When Western nations imposed economic sanctions after Russia’s annexation of Crimea in 2014, Moscow had an answer: Russia would substitute domestic products for foreign imports.
But Russia’s defense industry is still using imported parts despite the government ban, according to Russia’s top prosecutor.
“Import substitution in the defense industry remains a problem,” warned Prosecutor-General Yuri Chaika. “Instances of non-compliance with the ban to purchase foreign equipment whose counterparts are manufactured in Russia continue to be revealed.”
“In the framework of import substitution in the defense industry, it is vital to ensure compliance with the deadlines for replacing components,” said First Deputy Prosecutor General Alexander Buksman. “Raw and [other] materials produced by NATO countries and Ukraine, used to manufacture machines, arms, military and special equipment, prevent non-compliance with the ban on the budget-funded purchase of foreign equipment, analogues of which are produced in Russia.”
Unfortunately, the problem is that equivalents to Western goods are often not produced in Russia. “Russia produces few high value goods that can compete with imports,” noted a 2017 Moscow Times article. “Thanks to oil inflating the value of the ruble it has always been cheaper and easier to import finished goods than go through the process of investing money into expensive production and development lines that produce goods that are, at the end of the day, inferior to the imports.”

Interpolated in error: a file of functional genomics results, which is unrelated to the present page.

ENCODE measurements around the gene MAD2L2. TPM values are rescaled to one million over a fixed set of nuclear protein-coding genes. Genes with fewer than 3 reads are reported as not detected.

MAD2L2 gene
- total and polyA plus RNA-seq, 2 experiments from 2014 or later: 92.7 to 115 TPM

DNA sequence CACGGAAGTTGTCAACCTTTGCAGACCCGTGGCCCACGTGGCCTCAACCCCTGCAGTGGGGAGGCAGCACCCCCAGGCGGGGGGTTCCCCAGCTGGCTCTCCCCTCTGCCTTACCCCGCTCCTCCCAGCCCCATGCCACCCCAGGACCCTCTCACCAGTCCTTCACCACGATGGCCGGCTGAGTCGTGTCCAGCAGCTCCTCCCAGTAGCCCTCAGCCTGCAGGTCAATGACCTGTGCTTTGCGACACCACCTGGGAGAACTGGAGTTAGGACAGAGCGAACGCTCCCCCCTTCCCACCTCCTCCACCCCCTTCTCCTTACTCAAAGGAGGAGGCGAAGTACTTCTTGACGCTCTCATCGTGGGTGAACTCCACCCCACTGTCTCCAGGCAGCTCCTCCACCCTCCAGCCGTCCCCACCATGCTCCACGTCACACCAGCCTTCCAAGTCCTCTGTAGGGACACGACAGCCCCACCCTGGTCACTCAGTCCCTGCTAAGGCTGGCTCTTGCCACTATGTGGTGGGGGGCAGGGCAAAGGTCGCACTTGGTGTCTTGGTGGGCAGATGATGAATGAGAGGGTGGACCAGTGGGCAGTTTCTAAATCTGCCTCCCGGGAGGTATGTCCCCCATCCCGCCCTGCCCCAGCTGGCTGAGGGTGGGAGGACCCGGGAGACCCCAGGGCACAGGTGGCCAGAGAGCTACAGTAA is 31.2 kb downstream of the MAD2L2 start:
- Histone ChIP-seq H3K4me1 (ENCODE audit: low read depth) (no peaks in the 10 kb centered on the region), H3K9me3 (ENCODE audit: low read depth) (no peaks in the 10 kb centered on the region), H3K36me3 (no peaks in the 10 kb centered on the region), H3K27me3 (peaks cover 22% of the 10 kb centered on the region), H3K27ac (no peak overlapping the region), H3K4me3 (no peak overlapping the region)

In Soviet times, Russia was notorious for stealing Western technology, or reverse-engineering imported Western goods (as China does today). The issue became so worrisome that in the 1980s, the Reagan administration began a covert program to deliberately send defective computer chips and other hardware to Russia in the hope that Soviet copies would be crippled.
The Russian government has tried to portray import substitution as a success. For example, in March 2019, Deputy Prime Minister Yuri Borisov claimed that Russia had been able to devise domestic replacements for American materials used in the wing of the MC-21 airliner.
Some Western experts say that sanctions have actually stimulated the Russian economy in areas such as agriculture. Yet others – including Russian experts – warn that sanctions are taking a bite out of Russia’s sluggish economy, which may grow as little as 1.2 percent in 2019.
Some industries, such as machine-building and metalworking, are more than 90 percent dependent on imports, Russian economist Andrei Kolganov told the Regnum news agency. “In fact, all numerically controlled machines and almost all industrial robots are imported. There is no mass production of industrial robots in the Russian Federation. Only experimental. A few years ago, the last workshop that made industrial robots closed. For other types of equipment import dependence from 60% to 80%. This applies to chemical, printing and textile equipment.”
To be fair, Russia is hardly the first nation to pursue autarky, or economic self-sufficiency. Nazi Germany tried it, with some success in looting raw materials from conquered Europe, or developing synthetic oil to replace imported petroleum. But the Nazi economy was still hampered by lack of materials that could not be substituted.
The Buy American Act, which mandates that federal agencies favor U.S.-made goods, has been around since 1933. President Trump’s tariffs will help some American industries against Chinese imports (though hurting other industries and raising consumer prices).
Still, successful autarky requires a nation that can manufacture domestically much of what it needs. Which seems to be a problem for Russia.
Michael Peck is a contributing writer for the National Interest. He can be found on Twitter and Facebook.